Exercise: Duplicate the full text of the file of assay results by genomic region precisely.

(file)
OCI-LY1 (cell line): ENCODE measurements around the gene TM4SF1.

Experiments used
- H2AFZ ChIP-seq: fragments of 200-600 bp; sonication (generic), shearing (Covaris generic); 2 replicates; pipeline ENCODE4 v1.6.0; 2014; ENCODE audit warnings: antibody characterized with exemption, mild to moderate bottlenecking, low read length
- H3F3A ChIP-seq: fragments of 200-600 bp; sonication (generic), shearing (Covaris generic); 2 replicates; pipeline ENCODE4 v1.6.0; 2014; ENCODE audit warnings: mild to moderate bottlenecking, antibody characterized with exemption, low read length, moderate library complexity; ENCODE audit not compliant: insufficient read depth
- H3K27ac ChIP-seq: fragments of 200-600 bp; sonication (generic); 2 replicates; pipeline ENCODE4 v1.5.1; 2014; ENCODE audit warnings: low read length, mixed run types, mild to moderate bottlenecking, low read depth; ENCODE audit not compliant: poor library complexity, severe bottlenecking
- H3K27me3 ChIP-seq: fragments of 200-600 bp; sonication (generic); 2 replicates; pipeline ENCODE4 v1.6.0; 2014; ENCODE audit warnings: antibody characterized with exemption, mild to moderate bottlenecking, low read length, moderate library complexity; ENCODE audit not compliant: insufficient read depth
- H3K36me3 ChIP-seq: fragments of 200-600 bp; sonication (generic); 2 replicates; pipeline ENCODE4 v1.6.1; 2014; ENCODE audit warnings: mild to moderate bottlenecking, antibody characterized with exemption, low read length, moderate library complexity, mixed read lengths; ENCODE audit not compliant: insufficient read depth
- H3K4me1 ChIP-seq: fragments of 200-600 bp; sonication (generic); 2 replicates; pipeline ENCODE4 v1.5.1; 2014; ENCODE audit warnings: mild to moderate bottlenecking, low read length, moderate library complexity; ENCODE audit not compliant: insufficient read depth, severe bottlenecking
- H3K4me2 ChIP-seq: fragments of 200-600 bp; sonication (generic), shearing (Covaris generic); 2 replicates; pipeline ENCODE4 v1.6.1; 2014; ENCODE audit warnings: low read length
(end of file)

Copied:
OCI-LY1 (cell line): ENCODE measurements around the gene TM4SF1.

Experiments used
- H2AFZ ChIP-seq: fragments of 200-600 bp; sonication (generic), shearing (Covaris generic); 2 replicates; pipeline ENCODE4 v1.6.0; 2014; ENCODE audit warnings: antibody characterized with exemption, mild to moderate bottlenecking, low read length
- H3F3A ChIP-seq: fragments of 200-600 bp; sonication (generic), shearing (Covaris generic); 2 replicates; pipeline ENCODE4 v1.6.0; 2014; ENCODE audit warnings: mild to moderate bottlenecking, antibody characterized with exemption, low read length, moderate library complexity; ENCODE audit not compliant: insufficient read depth
- H3K27ac ChIP-seq: fragments of 200-600 bp; sonication (generic); 2 replicates; pipeline ENCODE4 v1.5.1; 2014; ENCODE audit warnings: low read length, mixed run types, mild to moderate bottlenecking, low read depth; ENCODE audit not compliant: poor library complexity, severe bottlenecking
- H3K27me3 ChIP-seq: fragments of 200-600 bp; sonication (generic); 2 replicates; pipeline ENCODE4 v1.6.0; 2014; ENCODE audit warnings: antibody characterized with exemption, mild to moderate bottlenecking, low read length, moderate library complexity; ENCODE audit not compliant: insufficient read depth
- H3K36me3 ChIP-seq: fragments of 200-600 bp; sonication (generic); 2 replicates; pipeline ENCODE4 v1.6.1; 2014; ENCODE audit warnings: mild to moderate bottlenecking, antibody characterized with exemption, low read length, moderate library complexity, mixed read lengths; ENCODE audit not compliant: insufficient read depth
- H3K4me1 ChIP-seq: fragments of 200-600 bp; sonication (generic); 2 replicates; pipeline ENCODE4 v1.5.1; 2014; ENCODE audit warnings: mild to moderate bottlenecking, low read length, moderate library complexity; ENCODE audit not compliant: insufficient read depth, severe bottlenecking
- H3K4me2 ChIP-seq: fragments of 200-600 bp; sonication (generic), shearing (Covaris generic); 2 replicates; pipeline ENCODE4 v1.6.1; 2014; ENCODE audit warnings: low read length